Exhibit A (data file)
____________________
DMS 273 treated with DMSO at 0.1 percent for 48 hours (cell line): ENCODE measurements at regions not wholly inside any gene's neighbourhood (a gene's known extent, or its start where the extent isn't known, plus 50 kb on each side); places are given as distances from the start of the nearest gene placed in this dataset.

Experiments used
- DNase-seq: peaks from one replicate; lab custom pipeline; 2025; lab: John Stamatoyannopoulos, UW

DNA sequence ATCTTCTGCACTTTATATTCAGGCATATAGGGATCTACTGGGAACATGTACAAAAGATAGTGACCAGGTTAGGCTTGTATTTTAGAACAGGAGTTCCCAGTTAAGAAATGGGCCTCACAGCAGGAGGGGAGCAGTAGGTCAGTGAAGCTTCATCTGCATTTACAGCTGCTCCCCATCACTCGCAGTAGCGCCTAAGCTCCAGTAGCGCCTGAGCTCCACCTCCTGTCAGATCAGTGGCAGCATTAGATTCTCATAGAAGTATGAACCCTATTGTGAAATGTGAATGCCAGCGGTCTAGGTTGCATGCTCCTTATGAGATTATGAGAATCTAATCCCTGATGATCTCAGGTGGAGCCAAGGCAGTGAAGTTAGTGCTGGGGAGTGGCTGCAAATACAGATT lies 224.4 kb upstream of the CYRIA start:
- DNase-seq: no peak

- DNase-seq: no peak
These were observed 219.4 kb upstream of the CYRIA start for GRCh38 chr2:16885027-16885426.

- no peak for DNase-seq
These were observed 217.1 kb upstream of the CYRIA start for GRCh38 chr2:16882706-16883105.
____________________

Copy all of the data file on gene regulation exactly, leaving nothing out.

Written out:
DMS 273 treated with DMSO at 0.1 percent for 48 hours (cell line): ENCODE measurements at regions not wholly inside any gene's neighbourhood (a gene's known extent, or its start where the extent isn't known, plus 50 kb on each side); places are given as distances from the start of the nearest gene placed in this dataset.

Experiments used
- DNase-seq: peaks from one replicate; lab custom pipeline; 2025; lab: John Stamatoyannopoulos, UW

DNA sequence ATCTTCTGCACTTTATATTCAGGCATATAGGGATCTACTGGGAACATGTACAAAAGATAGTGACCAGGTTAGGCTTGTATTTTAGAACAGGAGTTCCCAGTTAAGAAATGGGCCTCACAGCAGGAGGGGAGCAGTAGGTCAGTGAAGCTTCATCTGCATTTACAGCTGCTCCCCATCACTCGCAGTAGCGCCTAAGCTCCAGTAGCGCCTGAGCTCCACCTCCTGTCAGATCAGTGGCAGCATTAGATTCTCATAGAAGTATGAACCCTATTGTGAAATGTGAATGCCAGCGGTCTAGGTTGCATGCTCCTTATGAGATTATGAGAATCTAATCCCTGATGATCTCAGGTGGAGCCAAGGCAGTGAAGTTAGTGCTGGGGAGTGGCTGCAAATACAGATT lies 224.4 kb upstream of the CYRIA start:
- DNase-seq: no peak

- DNase-seq: no peak
These were observed 219.4 kb upstream of the CYRIA start for GRCh38 chr2:16885027-16885426.

- no peak for DNase-seq
These were observed 217.1 kb upstream of the CYRIA start for GRCh38 chr2:16882706-16883105.